UBC Theses and Dissertations
A power based approach for the selection and comparison of ball mill liners Mejia Alarcon, Olav
Current technology and simulation software used in the mining industry fail to factor in the effect of liner type and wear on ball mill grinding efficiency and throughput. This thesis provides a comprehensive analysis of key mill operating parameters and addresses the following key research question: how does liner type, lifter face angle, and liner wear affect mill grinding efficiency? The hypothesis is a lifter’s face angle drive a ball mill’s grinding efficiency and throughput independently of the type of liner used. To test this hypothesis, plant data and the profile and lifter face angle of the three most widely used liners are analyzed in terms of mill power draw using Morrell’s model C and MillTraj®. Results show the mill ball charge shoulder angle is strongly affected by the liner lifter’s face angle and that Morrell’s Model C could be improved by including a correction parameter that reflects the power draw of a mill along the service life of its liner. The correction parameter is to reflect the effect of wear on the shoulder angle. Results show that mill grinding efficiency decreases as the liner wears but that efficiency can still be maintained by adjusting the mill speed. The operating work index was found to be an effective tool for identifying increased grinding inefficiency along the liner’s service life. Further research is required to include a wear parameter that indicates the liner profile in Morell’s Model C power equations. It is also necessary to carry out additional research on variable speed drivers (VSD) for mill motors, which could potentially pay back the cost of adding a VSD on ball mills due to the increased grinding efficiency.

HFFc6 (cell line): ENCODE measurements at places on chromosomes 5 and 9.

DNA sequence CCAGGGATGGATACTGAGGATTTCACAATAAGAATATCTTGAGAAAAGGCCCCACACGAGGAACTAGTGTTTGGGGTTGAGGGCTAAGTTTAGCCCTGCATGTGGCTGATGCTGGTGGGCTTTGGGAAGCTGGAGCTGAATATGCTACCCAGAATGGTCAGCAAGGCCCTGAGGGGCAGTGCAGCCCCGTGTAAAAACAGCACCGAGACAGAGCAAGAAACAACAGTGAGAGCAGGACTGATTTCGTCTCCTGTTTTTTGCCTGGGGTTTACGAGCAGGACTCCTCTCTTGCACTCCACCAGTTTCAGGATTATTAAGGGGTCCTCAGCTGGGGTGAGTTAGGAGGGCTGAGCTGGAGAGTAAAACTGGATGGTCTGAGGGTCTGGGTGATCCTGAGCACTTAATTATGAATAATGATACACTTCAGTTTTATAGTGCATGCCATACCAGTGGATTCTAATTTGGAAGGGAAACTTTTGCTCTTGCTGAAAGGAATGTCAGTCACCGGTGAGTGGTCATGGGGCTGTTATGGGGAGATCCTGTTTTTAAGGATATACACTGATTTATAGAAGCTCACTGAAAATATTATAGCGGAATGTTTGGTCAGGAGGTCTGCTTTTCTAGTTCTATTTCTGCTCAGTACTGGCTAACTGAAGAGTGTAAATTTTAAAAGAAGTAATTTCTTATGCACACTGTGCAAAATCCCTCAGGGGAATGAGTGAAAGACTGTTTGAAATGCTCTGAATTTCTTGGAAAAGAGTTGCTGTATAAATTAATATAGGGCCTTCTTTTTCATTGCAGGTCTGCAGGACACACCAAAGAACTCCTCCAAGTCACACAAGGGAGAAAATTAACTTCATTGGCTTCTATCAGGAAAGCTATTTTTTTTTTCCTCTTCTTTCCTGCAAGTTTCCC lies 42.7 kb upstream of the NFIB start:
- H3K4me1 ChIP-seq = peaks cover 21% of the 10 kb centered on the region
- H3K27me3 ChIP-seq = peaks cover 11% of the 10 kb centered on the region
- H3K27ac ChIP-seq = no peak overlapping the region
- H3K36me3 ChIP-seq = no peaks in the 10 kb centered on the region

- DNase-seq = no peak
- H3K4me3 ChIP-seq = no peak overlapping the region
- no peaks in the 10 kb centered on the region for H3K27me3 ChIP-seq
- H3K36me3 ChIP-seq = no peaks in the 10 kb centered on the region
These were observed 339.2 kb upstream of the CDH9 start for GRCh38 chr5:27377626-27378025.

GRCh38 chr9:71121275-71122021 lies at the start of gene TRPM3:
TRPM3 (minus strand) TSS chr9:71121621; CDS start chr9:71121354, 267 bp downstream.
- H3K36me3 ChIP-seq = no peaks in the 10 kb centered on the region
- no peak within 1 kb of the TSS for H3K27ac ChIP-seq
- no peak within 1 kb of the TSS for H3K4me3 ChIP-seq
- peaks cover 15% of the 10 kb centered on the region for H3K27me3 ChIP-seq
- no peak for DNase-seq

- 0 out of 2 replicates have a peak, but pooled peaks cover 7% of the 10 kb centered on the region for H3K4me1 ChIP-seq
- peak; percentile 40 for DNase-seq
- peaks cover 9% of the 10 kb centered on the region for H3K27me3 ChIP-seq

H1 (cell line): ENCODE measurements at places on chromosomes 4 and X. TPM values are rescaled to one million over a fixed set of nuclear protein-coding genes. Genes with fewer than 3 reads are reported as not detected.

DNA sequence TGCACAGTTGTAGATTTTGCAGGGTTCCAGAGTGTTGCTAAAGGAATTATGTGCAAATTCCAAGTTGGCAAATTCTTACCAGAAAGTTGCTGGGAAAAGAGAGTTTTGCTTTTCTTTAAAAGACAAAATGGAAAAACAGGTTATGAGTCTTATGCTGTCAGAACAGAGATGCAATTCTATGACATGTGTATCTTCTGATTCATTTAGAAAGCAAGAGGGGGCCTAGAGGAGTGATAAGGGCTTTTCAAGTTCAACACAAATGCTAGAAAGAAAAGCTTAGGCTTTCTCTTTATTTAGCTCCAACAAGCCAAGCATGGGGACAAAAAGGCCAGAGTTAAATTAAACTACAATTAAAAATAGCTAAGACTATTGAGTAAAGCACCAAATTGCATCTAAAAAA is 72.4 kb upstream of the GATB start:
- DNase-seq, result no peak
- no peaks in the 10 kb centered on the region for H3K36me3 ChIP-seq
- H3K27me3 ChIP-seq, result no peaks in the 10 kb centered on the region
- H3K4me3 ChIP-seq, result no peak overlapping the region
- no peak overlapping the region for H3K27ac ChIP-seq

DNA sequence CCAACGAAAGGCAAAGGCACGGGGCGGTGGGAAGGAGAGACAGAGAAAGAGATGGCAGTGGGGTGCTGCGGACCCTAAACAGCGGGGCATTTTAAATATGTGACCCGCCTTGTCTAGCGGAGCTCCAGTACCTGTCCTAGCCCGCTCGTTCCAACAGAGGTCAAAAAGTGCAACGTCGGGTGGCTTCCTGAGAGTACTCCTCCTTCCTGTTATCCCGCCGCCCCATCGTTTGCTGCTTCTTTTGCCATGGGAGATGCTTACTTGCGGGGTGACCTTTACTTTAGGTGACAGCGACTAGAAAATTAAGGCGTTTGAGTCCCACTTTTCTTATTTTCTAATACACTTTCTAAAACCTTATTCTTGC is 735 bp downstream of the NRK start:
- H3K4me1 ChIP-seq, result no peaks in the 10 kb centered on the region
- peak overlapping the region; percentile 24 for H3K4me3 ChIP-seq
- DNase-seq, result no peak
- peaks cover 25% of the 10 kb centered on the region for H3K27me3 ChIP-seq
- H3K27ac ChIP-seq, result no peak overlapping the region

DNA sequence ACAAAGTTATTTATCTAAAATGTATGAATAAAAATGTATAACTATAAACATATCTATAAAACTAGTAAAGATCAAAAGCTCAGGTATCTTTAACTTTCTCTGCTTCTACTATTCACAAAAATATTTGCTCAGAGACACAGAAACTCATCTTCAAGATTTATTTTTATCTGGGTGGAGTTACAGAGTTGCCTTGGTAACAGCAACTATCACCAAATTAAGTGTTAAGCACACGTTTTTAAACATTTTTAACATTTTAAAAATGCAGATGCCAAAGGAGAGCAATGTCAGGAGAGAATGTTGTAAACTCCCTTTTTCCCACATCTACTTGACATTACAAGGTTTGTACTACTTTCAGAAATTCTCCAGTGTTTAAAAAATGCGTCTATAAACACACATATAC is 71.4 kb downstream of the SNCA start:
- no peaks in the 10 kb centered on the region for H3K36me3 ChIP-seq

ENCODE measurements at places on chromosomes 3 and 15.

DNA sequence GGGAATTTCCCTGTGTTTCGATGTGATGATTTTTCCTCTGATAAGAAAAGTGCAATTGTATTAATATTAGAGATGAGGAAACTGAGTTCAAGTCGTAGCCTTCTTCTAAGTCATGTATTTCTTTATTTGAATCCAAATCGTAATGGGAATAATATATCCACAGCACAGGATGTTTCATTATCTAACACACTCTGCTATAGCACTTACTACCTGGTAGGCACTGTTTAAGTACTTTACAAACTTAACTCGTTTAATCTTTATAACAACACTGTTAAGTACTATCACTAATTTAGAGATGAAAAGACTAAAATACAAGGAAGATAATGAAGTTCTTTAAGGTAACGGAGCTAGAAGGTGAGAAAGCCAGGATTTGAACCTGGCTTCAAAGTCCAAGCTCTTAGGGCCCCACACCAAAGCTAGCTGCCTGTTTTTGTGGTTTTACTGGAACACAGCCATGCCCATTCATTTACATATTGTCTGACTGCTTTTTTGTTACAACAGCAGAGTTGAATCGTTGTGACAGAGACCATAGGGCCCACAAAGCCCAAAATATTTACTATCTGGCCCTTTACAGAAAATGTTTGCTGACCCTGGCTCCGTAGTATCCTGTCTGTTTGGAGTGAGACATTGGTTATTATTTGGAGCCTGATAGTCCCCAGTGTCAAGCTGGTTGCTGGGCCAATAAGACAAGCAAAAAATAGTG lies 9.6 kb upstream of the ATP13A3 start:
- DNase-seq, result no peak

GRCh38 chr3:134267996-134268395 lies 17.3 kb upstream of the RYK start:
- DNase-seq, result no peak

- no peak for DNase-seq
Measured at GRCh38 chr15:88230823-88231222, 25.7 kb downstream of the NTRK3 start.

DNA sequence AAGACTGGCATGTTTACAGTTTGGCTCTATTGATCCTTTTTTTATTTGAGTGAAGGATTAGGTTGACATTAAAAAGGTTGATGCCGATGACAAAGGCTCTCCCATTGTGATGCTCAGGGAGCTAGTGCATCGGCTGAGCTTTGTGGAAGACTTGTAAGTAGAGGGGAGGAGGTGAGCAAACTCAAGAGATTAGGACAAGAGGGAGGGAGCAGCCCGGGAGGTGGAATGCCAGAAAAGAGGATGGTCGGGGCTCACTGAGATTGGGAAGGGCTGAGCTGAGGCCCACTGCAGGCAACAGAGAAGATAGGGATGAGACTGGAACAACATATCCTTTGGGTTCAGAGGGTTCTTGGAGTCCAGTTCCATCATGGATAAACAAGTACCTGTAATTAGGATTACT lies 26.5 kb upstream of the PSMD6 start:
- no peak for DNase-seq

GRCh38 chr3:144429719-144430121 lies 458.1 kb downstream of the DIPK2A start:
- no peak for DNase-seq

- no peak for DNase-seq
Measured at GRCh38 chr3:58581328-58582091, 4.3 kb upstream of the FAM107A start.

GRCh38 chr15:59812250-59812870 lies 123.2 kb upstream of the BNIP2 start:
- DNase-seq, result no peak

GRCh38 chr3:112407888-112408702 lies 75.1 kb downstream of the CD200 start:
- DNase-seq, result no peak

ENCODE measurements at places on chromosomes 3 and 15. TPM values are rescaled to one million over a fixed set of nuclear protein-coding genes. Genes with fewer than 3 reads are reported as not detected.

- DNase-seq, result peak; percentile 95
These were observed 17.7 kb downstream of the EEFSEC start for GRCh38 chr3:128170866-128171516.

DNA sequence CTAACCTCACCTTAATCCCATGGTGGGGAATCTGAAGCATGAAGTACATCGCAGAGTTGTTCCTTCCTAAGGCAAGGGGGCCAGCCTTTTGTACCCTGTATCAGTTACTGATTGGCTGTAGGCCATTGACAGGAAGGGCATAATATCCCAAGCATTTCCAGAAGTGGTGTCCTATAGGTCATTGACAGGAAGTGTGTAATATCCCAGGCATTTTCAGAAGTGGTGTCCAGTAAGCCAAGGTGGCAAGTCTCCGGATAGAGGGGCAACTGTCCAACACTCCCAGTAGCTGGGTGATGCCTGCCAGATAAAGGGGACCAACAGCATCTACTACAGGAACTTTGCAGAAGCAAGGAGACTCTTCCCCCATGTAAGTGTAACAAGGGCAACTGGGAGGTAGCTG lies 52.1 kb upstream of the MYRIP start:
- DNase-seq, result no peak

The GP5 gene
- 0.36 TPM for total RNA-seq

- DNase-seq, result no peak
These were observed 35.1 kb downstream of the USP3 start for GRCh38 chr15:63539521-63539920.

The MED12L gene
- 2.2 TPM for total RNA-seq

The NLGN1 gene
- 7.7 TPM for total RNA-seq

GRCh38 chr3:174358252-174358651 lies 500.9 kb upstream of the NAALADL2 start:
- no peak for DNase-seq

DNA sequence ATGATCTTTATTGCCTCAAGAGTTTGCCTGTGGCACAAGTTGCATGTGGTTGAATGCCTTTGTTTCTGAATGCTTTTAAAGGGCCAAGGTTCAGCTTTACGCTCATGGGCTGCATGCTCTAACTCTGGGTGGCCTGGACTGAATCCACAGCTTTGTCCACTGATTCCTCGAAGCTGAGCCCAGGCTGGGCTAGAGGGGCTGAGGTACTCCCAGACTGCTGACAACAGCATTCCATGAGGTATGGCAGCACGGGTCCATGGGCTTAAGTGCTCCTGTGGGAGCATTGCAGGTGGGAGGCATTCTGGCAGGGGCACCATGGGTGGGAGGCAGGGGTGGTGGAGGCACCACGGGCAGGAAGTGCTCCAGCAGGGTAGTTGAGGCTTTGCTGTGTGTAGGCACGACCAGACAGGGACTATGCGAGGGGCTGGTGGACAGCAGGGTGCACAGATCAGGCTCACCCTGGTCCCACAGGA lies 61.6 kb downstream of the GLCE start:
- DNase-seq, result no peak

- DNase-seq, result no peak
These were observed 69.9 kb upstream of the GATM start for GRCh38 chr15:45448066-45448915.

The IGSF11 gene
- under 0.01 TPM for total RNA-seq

Item Citations and Data
Attribution-NonCommercial-NoDerivatives 4.0 International